4 Mid-Sized Government Banks Shortlisted For Privatisation: Report
The performance of the banking sector, which is run by state-owned hundreds of thousands of workers, is politically dangerous as it could jeopardize jobs but Prime Minister Narendra Modi’s administration aims to start with second-tier banks.
Four banks are on a list to be screened by the Bank of Maharashtra, the Bank of India, the Indian Overseas Bank and the Central Bank of India, with two officials telling Reuters on condition of anonymity as the matter is yet to be made public.
Two of those banks will be selected for sale in the 2021/2020 financial year starting in April, officials said. Shortlist was never reported before.
The government is taking into consideration the medium to small banks in the first round of independence to test the water. In the coming years it could look at other major banks in the country, officials said.
The government, however, will continue to play a major role in India’s largest bank, the State Bank of India, which is seen as a ‘strategic bank’ to implement programs such as increasing domestic debt.
A spokesman for the Treasury denied to comment on the matter for the same.
India’s deepest economic downturn in the record caused by the epidemic is pushing for radical change, economists say.
The government also wants to rehabilitate a banking sector that is under pressure from the burden of non-performing assets, which could increase significantly if banks are allowed to classify loans that were damaged during the epidemic as bad.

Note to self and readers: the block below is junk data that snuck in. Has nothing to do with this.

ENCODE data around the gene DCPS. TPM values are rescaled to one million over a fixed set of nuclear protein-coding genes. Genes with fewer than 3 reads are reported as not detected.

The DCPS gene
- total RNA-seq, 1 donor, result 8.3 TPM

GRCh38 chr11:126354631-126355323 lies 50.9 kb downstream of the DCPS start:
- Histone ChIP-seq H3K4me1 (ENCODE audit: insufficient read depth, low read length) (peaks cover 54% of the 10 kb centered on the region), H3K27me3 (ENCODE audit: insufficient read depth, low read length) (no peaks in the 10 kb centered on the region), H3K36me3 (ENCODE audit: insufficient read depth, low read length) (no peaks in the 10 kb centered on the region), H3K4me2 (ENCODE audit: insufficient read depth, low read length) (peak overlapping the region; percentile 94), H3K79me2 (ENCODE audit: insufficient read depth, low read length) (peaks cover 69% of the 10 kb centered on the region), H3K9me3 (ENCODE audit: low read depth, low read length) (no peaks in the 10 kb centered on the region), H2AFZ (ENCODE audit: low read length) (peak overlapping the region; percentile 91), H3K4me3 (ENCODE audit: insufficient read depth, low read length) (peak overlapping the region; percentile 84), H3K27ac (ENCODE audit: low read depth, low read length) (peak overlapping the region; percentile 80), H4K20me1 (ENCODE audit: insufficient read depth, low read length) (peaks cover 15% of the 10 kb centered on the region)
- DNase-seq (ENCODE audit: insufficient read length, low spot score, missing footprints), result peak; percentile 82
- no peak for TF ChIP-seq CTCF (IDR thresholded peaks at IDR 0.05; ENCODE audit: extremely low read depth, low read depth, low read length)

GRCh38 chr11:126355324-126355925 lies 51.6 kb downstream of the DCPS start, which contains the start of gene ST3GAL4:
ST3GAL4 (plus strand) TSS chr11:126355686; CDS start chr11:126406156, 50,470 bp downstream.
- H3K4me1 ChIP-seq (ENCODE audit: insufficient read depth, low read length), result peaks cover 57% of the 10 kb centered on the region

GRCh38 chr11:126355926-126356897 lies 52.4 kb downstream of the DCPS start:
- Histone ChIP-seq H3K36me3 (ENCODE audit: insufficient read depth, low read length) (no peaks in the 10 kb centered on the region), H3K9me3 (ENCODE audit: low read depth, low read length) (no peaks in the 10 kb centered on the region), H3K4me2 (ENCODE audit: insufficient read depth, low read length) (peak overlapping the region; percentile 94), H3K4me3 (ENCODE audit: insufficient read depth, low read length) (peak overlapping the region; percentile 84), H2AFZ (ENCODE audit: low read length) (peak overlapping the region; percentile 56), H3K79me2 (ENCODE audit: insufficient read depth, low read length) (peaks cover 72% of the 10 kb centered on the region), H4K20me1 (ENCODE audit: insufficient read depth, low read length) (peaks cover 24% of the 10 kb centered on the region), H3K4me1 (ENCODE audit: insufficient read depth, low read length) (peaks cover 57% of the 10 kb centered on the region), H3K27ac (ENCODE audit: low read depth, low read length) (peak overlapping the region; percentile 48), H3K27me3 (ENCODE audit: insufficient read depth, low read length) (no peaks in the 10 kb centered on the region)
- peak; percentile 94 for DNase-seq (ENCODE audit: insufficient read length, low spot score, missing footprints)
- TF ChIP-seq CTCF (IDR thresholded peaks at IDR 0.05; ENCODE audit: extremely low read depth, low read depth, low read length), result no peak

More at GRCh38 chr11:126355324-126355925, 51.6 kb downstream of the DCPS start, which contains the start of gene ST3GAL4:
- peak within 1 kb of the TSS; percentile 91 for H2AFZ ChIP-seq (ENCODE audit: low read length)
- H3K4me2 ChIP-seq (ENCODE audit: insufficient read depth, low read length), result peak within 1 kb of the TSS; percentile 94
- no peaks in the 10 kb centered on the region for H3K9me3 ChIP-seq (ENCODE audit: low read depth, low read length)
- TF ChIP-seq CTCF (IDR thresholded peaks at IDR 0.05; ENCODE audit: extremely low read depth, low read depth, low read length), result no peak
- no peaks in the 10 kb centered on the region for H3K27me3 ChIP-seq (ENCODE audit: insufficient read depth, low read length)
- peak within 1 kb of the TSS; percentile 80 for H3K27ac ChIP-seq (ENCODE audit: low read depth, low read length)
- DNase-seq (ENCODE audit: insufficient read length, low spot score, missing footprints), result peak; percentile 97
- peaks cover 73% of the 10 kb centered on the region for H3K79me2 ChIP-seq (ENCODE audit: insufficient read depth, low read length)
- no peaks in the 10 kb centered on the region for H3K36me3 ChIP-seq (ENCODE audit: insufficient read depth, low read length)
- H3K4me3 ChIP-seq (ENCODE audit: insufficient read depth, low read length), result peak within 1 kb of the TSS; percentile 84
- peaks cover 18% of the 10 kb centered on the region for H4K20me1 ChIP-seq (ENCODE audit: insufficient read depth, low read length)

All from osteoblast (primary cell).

Prime Minister Modi’s office initially demanded the sale of four banks in the next financial year, but officials have warned to warn unions representing workers.
The Bank of India has about 50,000 employees and the Central Bank of India has 33,000 employees, the Indian Overseas Bank employs 26,000 and Maharashtra Bank has about 13,000 employees, according to banking union estimates.
Maharashtra Bank’s small staff can make it easier to privately buy customers’ items so it may be one of the first to be sold, sources said.
On Monday, workers began a two-day strike in protest of the government’s move to grant banks the right to sell and sell stakes in insurance and other companies.
The actual stock exchange process could take 5-6 months to begin, says one government source.
“Factors such as the number of workers, union pressure and political consequences will affect the final decision,” the source said, noting that the transfer of a particular bank could be changed at the last minute because of these factors.
The government hopes that the Reserve Bank of India, the regulator of banks in the country, will soon reduce the lending limits on the Indian Overseas Bank after improving lending funds that could aid its sale.
Some economists say there may be a few who will take weaker and smaller banks – with bad assets – but Prime Minister Modi should consider the sale of major banks such as Punjab National Bank or Bank of Baroda.
“The government should consider what gives it better prices without compromising its long-term goal of supporting India’s growing economy,” said Devendra Pant, an economist at India Ratings, India’s Fitch rating agency.